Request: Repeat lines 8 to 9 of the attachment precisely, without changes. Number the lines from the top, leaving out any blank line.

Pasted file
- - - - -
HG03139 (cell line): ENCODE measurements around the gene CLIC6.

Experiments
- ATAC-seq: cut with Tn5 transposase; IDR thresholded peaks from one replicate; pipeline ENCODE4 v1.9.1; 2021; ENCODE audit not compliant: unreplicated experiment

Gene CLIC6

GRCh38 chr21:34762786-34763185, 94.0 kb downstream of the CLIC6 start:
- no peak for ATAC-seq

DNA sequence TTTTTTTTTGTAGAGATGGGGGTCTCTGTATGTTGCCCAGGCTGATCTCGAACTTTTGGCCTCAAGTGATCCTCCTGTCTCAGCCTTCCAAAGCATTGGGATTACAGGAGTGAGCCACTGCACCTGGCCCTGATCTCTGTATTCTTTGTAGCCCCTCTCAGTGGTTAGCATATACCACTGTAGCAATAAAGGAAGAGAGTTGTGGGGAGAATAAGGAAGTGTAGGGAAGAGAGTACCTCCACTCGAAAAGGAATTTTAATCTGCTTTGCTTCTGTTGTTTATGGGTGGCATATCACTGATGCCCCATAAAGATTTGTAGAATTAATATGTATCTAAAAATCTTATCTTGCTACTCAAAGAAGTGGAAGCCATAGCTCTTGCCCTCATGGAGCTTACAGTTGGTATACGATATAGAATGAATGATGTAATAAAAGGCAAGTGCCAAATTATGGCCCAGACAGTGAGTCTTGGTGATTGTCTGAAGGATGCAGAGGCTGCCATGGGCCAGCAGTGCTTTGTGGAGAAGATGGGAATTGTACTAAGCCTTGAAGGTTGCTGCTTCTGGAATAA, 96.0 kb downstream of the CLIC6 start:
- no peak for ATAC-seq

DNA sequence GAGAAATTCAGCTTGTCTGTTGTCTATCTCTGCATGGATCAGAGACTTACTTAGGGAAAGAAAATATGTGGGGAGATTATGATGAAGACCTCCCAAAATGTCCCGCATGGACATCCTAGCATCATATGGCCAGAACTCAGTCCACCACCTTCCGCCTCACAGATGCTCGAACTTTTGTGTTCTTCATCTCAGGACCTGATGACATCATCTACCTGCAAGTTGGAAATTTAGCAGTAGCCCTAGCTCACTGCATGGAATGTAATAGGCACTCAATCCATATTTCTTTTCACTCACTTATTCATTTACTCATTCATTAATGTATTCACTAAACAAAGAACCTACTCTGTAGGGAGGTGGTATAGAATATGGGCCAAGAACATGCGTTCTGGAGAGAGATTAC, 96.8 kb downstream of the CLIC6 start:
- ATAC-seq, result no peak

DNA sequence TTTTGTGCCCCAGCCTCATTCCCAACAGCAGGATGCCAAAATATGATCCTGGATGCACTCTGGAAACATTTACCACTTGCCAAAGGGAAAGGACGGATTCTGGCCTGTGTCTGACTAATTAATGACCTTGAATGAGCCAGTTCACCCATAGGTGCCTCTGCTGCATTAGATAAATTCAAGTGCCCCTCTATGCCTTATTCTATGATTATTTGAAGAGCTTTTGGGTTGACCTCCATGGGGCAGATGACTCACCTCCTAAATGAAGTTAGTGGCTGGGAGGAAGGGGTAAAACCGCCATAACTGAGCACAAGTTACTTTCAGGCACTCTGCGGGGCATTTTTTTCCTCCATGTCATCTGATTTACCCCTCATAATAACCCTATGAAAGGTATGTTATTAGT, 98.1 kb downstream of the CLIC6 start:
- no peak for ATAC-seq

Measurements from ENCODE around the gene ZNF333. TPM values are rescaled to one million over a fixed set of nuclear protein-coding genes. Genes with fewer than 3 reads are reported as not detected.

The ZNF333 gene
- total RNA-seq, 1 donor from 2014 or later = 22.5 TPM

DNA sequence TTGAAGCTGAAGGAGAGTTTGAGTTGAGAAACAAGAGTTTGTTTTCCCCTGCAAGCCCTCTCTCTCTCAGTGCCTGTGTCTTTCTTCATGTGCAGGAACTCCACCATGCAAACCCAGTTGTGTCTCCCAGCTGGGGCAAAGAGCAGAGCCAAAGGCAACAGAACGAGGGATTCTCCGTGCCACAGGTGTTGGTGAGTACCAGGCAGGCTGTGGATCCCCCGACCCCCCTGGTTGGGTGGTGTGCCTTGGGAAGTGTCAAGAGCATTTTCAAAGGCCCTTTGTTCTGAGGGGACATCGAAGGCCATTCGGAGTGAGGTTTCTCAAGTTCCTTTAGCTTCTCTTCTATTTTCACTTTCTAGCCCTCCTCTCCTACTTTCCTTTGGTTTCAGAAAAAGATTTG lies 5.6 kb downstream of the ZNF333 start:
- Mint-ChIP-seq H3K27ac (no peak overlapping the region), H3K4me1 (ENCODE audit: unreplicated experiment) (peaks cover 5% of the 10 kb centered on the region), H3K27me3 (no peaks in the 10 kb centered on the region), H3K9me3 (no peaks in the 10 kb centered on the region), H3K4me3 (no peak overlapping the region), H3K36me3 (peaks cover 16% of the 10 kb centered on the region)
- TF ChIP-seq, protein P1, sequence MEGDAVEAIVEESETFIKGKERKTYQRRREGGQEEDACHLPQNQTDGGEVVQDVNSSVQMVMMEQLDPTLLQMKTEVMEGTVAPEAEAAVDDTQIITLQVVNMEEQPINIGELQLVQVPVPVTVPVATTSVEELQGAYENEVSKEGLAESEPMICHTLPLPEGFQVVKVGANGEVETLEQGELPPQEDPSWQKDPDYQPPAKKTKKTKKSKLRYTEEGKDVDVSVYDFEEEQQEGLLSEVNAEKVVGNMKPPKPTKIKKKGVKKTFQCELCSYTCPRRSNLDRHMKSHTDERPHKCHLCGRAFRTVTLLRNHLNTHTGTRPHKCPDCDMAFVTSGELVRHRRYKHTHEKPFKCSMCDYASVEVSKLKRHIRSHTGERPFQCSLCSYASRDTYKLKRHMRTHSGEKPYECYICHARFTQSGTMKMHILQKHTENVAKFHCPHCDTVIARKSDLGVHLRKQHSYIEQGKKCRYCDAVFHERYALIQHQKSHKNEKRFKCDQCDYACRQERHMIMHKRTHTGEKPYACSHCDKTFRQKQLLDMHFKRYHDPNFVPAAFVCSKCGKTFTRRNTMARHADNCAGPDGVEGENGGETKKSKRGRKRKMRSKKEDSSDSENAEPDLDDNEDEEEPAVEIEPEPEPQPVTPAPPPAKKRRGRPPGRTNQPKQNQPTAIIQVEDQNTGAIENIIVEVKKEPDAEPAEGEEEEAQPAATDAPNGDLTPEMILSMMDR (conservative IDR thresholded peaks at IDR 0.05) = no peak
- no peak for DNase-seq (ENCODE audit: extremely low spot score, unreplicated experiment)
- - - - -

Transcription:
- no peak for ATAC-seq

DNA sequence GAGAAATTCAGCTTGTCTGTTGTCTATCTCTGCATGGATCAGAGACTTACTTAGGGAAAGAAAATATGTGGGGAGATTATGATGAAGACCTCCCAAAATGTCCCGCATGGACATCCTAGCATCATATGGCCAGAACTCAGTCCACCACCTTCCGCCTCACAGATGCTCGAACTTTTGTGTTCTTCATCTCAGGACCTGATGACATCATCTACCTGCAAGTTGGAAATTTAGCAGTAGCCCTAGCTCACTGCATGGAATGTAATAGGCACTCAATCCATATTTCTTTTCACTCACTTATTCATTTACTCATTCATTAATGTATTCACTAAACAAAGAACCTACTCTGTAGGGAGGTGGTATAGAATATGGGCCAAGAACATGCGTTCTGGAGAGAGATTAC, 96.8 kb downstream of the CLIC6 start: